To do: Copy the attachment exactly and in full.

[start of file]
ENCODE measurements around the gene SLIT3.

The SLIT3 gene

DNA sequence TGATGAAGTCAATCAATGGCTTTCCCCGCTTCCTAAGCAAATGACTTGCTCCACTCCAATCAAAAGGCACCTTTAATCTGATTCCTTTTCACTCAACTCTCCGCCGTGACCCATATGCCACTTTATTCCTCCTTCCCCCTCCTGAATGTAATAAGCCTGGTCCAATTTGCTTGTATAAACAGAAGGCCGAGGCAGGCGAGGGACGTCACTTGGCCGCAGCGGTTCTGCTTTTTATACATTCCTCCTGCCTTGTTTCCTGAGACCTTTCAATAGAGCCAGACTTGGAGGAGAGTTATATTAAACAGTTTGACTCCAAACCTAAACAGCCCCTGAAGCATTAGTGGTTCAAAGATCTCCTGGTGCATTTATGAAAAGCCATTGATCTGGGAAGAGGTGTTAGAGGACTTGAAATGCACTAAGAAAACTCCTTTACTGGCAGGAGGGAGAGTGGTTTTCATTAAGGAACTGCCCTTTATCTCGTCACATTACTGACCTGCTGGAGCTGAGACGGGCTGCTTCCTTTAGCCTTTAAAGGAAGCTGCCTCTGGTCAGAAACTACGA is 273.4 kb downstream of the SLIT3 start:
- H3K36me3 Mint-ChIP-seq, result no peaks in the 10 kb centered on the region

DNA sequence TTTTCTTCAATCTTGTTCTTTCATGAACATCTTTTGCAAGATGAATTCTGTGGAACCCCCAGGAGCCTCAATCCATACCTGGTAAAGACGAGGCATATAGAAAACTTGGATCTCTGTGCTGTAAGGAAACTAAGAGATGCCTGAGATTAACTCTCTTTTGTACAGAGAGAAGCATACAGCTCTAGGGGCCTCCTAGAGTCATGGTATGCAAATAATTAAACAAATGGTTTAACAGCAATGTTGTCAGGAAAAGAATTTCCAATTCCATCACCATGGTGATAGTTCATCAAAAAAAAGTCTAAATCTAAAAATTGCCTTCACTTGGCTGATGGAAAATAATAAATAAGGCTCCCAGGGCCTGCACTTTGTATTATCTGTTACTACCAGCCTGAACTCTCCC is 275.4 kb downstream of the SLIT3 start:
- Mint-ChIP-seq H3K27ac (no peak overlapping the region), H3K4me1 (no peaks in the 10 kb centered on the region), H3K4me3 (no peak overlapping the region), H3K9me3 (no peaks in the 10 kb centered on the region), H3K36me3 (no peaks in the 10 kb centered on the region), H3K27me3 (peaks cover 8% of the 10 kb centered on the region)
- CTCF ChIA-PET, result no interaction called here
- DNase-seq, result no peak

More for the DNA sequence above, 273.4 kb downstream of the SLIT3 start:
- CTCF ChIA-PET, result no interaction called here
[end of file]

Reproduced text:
ENCODE measurements around the gene SLIT3.

The SLIT3 gene

DNA sequence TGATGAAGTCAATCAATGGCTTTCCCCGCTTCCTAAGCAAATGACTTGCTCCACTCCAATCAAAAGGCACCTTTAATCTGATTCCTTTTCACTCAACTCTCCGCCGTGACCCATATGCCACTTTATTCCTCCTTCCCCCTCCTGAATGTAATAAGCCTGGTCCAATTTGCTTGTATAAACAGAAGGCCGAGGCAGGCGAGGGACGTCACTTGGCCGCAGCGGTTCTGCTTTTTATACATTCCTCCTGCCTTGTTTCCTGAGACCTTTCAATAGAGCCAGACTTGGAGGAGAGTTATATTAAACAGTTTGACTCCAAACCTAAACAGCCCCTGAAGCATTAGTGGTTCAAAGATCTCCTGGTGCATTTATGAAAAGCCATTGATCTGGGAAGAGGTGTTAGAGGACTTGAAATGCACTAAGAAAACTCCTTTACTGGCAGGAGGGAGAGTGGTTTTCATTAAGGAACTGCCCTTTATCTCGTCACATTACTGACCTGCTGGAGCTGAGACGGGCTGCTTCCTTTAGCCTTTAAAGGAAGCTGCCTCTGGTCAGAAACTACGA is 273.4 kb downstream of the SLIT3 start:
- H3K36me3 Mint-ChIP-seq, result no peaks in the 10 kb centered on the region

DNA sequence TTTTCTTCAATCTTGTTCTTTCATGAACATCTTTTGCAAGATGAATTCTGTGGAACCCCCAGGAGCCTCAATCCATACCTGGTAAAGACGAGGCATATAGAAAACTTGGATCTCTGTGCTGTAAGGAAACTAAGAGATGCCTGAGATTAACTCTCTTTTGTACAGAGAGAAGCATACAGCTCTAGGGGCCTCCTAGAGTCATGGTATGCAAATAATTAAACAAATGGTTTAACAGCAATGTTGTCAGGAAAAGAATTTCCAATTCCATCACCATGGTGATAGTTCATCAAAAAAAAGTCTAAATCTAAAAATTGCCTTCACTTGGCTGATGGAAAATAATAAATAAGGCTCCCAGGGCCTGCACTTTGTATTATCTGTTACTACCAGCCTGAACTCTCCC is 275.4 kb downstream of the SLIT3 start:
- Mint-ChIP-seq H3K27ac (no peak overlapping the region), H3K4me1 (no peaks in the 10 kb centered on the region), H3K4me3 (no peak overlapping the region), H3K9me3 (no peaks in the 10 kb centered on the region), H3K36me3 (no peaks in the 10 kb centered on the region), H3K27me3 (peaks cover 8% of the 10 kb centered on the region)
- CTCF ChIA-PET, result no interaction called here
- DNase-seq, result no peak

More for the DNA sequence above, 273.4 kb downstream of the SLIT3 start:
- CTCF ChIA-PET, result no interaction called here